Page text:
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Load Restraint

If you are driving a vehicle or towing a trailer carrying a load, you need to ensure the load is correctly restrained.

Load restraint is not just about ensuring your load does not come off, it is also about ensuring it does not shift, making the vehicle unsafe to handle or allows the load to crash into the driver's cabin, which may cause injury or death.

If you don't restrain a load properly you may cause an accident, injury or death due to:

  • Objects falling from your vehicle on to other traffic or pedestrians;
  • Other drivers swerving to dodge items that are falling or have fallen from your vehicle;
  • Loads that have spilt onto the road causing other vehicles to skid and lose control;
  • Uncovered loads crashing into your vehicle cabin during emergency braking;
  • Loads shifting if they aren't restrained properly which may contribute to your car rolling over.

The overriding load restraint requirements in Queensland require any load carried on or in your vehicle or trailer must:

  • Not be placed in a way that makes your vehicle unstable or unsafe; 
  • Be secured so it won't move or fall from your vehicle whilst driving.  If for instance you have to brake in an    emergency or turn suddenly;
  • Not protrude from your vehicle, which could possibly injure a person, obstruct the path of other drivers or pedestrians, or damage another vehicle;
  • Be restrained using an appropriate load restraint method.

In addition, loads must not cover number plates, lights and reflectors. If a load projects more than 1.2 metres behind a motor vehicle or a trailer OR if the load is not easily visible to a person following immediately behind a vehicle or trailer, a brightly coloured red, red and yellow, or yellow flag (measuring at least 450mm by 450mm) must be affixed to the extreme back of the load. Additionally, at night, a red light or at least two red reflectors must be affixed to the extreme back of such a load.

The load restraint laws apply to all vehicles regardless of their gross vehicle mass. Consigners, loaders and receivers also have a responsibility to ensure the load restraint requirements are met.

If you don't secure your load properly, you may get a fine or, for a serious breach, you could be prosecuted.

Garden refuse in utes or trailers

Garden refuse will generally be light enough to be blown off a ute or trailer by a breeze during transport. As such, the refuse will need to be covered by tarpaulin (secured so that it does not move during transit) or netting. If the refuse is loaded above the sides of the ute or trailer, more restraint (straps, netting or rope) is required.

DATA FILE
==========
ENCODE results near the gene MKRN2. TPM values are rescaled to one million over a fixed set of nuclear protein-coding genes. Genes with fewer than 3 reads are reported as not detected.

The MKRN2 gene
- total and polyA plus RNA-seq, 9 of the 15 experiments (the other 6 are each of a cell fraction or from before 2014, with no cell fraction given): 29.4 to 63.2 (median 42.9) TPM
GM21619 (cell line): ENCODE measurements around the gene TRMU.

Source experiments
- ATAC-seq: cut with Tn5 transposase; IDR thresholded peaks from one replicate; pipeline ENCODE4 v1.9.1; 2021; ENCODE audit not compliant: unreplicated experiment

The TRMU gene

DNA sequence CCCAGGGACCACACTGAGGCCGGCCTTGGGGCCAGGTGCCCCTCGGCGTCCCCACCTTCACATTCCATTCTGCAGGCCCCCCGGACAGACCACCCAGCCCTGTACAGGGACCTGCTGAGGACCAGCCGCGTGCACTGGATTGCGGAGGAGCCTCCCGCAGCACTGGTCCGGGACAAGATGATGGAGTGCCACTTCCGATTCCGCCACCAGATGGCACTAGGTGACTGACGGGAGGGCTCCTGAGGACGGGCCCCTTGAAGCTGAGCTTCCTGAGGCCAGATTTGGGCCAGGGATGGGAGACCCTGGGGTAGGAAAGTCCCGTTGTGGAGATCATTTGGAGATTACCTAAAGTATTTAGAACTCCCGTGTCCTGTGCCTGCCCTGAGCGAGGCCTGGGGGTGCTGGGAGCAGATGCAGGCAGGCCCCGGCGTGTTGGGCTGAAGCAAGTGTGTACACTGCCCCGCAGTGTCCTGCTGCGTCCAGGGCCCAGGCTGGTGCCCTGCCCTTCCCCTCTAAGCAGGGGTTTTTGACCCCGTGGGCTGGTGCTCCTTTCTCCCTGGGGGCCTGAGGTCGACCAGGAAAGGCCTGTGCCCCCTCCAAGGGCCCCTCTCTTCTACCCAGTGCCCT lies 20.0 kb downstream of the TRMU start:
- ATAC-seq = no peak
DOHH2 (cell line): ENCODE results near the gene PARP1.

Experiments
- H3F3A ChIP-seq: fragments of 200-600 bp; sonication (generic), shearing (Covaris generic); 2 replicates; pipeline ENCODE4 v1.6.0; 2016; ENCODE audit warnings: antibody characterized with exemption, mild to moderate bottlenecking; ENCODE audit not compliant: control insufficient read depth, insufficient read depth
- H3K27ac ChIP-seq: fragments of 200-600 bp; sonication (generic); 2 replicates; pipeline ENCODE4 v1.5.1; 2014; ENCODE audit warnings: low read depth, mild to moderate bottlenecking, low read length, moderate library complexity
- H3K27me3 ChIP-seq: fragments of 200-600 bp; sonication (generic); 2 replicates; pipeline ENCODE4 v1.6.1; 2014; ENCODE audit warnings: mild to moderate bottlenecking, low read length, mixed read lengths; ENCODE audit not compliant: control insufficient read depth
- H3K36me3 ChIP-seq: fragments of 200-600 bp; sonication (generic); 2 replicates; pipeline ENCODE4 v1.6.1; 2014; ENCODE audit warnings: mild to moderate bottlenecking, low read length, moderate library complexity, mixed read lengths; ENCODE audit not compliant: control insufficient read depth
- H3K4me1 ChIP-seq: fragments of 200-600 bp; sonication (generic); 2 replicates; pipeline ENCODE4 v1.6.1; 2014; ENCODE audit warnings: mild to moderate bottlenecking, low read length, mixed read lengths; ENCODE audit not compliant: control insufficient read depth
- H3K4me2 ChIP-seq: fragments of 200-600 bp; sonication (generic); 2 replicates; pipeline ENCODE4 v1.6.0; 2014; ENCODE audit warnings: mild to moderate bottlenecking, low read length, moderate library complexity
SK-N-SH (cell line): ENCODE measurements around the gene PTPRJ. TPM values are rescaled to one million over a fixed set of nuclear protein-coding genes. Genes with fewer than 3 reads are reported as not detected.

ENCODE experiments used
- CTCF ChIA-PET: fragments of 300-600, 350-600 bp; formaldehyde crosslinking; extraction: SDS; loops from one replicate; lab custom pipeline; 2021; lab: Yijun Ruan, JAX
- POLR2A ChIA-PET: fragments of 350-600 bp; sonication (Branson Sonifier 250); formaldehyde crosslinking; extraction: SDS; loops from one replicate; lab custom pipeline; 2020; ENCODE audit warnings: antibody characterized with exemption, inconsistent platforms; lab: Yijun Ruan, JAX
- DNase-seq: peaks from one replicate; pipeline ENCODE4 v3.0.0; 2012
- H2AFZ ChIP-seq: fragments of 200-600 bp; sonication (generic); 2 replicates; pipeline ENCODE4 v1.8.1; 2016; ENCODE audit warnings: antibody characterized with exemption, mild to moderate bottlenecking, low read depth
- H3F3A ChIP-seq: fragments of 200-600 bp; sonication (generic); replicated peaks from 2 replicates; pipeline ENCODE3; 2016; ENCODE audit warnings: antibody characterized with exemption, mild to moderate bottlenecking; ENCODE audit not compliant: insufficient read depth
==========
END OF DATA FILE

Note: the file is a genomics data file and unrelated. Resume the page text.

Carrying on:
Furniture and white goods

Furniture and white goods in utes and trailers

Tall items of furniture or white goods (such as fridges) should be restrained to headboards to ensure they do not fall over as a result of braking, the vehicle negotiating a corner, or the vehicle taking evasive action. All furniture (unless it does not extend above the sides of the ute or trailer and is tightly packed) should be tightly restrained using rope or webbing straps. The use of webbing straps to restrain such loads is better than the use of ropes as, although a rope may feel tight, the amount of tension in it will be relatively low. Furniture should be tightly packed, and spaces between items of furniture in a load should be filled with dunnage or packing materials to ensure the load does not move and loosen the lashings.

Cardboard boxes

If boxes are tightly packed and are not loaded above the sides of a ute or trailer, then rope or webbing straps will not be required to restrain the load. Otherwise, rope or webbing straps should be used. Top corner protector angles for boxes should also be considered to reduce the likelihood of boxes getting crushed.

Tools

Loose, smaller tools should not be transported unrestrained in the back of utes or trailers. They should be contained within tool boxes which are adequately restrained. Larger tools (e.g. garden tools like shovels) should be restrained by ropes, straps or a cargo net if they are not adequately contained by the body.

  • Similar items should be bundled together to form a more stable, single unit;
  • Webbing straps are more effective than ropes;
  • Nets and tarpaulins are generally an easy and effective way to restrain lighter items; 
  • Avoid loading heavier items on top of lighter items; 
  • Fill gaps between larger items with smaller items, dunnage or packing material; 
  • Check the load and the tension of ropes and webbing shortly after commencing a journey as the load may settle and/or shift, causing restraints to loosen; 
  • Check the load every time an item is removed or added to; 
  • Seats in vans and station wagons are generally not adequate for preventing loads (particularly heavy loads) from moving forward in emergency braking situations.  The use of cargo barriers is recommended;
  • Long items of steel, particularly pipes, can be slippery.  Wooden dunnage or rubber matting can be used to prevent such items slipping. Looping lashings around several items in a bundle will help prevent items sliding out
For more information contact Council.